Australia did more than simply sign up to the above arrangements. Since September 1990 we have had Australian sailors in harm’s way to enforce them. Under Operation DAMASK, the Royal Australian Navy (RAN) provided a three-ship task group to participate in a multi-national flotilla responsible for preventing the entry of prohibited goods into Iraq and the conduct of any illegal export trade.

As the above makes clear, the purposes of the operation were to prevent Saddam from acquiring unaccounted cash, and from importing weapons that he might acquire with resources that slipped through the net. Needless to say, the full cost of this continuing RAN deployment runs to many millions of dollars.

Thanks to Bill Leak

It is in this context that one should view the inflated prices that AWB paid in order to provide $290 million in rebates to Saddam Hussein. These actions subverted a national security purpose for which the Australian Government had put service personnel into warlike operations and the Australian taxpayer was expending large amounts of treasure. Also, if it turns out that foreign officials were bribed, that has been a criminal offence under Australian law since 1999.

Let us leave it to the Cole Commission to discover the detail of AWB’s behaviour, and consider what behaviour we might expect of the Commonwealth Government given, to use the words of the Foreign Minister; it was ‘a big supporter of sanctions’.

It is not good enough for the Government to adopt the position, as Vaile appears to do, that when it came to the wheat contracts the enforcement of the sanctions was the business of the UN. The UN is a membership organization, and it cannot be more effective than its members permit and assist it to be. This is recognised by the provision of Resolution 661 that required the member states to prevent funds from reaching Iraq by any means — only the member states have direct control over their nationals and corporations.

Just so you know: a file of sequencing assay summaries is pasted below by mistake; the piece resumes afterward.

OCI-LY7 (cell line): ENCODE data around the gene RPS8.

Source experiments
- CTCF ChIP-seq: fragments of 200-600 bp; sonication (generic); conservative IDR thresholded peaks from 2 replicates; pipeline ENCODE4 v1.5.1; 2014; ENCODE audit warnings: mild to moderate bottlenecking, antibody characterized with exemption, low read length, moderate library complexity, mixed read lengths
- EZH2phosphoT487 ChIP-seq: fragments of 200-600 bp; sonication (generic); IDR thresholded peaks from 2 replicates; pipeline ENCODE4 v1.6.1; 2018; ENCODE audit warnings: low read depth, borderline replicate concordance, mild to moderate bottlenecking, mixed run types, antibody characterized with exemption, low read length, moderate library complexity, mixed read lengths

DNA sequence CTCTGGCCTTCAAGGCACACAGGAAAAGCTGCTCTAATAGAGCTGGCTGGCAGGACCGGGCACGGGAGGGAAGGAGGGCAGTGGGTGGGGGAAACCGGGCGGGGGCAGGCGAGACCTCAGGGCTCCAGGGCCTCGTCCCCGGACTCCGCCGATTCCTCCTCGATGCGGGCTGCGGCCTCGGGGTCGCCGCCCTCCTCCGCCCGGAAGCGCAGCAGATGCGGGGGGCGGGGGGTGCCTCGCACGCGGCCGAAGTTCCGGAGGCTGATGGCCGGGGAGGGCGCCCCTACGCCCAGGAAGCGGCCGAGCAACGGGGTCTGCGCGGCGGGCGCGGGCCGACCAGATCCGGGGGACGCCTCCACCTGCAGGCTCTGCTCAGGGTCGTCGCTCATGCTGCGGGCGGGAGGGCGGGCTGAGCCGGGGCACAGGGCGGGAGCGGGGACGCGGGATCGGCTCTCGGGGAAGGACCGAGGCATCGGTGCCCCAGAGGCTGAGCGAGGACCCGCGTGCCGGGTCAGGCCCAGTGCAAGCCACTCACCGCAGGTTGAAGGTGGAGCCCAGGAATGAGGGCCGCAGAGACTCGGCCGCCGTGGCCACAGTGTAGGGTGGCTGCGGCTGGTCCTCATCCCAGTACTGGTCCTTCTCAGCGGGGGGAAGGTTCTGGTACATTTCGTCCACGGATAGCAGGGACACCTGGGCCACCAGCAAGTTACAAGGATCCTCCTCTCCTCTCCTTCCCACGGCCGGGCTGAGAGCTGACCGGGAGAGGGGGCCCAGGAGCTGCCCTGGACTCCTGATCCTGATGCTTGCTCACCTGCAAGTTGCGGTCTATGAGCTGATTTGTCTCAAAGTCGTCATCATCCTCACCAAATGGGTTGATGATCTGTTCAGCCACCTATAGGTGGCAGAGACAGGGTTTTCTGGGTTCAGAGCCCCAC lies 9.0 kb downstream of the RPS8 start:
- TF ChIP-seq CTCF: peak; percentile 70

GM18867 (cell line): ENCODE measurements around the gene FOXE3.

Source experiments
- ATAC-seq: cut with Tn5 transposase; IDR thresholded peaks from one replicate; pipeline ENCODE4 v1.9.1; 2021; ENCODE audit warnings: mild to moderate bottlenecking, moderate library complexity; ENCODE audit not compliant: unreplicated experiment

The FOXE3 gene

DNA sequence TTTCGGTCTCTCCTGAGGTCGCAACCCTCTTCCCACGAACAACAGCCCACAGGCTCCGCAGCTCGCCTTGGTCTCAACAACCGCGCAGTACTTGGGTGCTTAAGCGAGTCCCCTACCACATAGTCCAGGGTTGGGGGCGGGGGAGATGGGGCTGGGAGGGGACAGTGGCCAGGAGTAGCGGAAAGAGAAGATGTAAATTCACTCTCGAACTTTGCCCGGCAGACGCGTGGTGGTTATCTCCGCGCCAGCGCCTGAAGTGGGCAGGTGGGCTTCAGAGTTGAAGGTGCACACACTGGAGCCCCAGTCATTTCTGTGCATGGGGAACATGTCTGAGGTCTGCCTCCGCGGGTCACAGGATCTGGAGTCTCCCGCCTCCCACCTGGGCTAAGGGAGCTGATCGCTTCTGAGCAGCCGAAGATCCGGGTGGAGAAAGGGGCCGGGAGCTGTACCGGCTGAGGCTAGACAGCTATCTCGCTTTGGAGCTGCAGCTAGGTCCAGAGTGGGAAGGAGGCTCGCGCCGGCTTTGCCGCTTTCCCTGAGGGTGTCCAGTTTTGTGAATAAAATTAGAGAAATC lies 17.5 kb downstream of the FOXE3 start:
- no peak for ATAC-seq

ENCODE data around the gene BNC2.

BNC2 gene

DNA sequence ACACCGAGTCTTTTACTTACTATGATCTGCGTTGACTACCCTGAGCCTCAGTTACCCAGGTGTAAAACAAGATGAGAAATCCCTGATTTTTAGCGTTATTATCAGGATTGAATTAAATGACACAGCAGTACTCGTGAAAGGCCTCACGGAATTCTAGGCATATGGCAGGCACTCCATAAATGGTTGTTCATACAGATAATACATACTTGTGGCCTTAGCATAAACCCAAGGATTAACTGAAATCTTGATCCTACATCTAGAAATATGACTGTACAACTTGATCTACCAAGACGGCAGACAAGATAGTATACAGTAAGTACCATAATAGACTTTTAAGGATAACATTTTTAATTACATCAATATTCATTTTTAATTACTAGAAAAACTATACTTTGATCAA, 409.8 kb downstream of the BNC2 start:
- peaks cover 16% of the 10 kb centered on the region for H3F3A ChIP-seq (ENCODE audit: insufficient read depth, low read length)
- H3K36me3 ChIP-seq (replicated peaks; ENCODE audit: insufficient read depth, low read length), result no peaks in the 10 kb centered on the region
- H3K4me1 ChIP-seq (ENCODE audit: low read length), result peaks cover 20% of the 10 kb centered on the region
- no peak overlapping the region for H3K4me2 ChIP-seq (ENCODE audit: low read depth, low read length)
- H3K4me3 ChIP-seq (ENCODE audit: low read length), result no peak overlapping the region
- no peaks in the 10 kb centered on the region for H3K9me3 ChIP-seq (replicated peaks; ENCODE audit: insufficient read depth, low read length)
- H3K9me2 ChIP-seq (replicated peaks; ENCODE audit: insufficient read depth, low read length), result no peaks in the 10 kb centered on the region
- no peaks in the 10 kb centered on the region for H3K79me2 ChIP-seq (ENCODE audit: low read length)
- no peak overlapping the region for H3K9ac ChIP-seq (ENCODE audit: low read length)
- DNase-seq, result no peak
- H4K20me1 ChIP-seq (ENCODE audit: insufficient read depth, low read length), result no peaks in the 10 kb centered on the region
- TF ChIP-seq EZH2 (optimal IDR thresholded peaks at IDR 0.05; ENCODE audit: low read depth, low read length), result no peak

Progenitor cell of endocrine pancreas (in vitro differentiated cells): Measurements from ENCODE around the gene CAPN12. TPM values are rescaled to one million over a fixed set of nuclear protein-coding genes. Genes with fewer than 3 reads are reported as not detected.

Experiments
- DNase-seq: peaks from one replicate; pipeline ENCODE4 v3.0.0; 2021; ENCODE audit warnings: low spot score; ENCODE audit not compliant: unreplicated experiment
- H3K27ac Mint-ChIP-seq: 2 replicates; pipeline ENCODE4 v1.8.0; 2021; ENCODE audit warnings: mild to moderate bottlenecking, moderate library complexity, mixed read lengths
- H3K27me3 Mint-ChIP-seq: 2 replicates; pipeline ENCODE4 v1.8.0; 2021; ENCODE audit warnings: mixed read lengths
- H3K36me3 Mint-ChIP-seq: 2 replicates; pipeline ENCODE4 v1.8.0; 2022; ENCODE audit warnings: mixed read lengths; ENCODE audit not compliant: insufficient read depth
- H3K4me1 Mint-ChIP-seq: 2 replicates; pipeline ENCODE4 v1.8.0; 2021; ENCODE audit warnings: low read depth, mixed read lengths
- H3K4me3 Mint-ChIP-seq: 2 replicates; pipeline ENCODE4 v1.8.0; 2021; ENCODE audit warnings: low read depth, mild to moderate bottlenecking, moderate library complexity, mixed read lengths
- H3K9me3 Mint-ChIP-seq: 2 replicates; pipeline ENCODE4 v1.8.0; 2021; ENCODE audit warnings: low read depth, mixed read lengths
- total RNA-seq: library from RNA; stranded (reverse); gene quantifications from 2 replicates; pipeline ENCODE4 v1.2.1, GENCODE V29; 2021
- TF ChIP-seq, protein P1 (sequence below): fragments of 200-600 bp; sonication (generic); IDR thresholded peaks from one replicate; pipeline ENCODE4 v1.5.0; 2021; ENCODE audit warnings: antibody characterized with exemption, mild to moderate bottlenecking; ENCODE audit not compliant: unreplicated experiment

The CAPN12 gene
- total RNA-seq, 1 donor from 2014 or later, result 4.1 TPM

Accordingly, a Government that was committed to the imposition of sanctions would back its commitment (and its responsibilities under the relevant resolutions) by an early and thorough risk assessment of the types of behaviours that could lead to the sanctions regime being violated, and how any violations could be detected. Inflated prices and under the table rebates would be a prime target of any risk assessment — there is no shortage of commentators telling us that this is the way business has always been done in the Middle East.

The Customs Regulations provide the mechanism for oversight of export transactions and there is ample precedent for exercising such oversight. In 1973 the Whitlam Government imposed export controls on all minerals, for the purpose of ensuring that Australian companies received fair market prices for our mineral exports in the face of coordinated buying of raw materials by the Japanese Steel Mills. These controls endured for most of the Fraser years.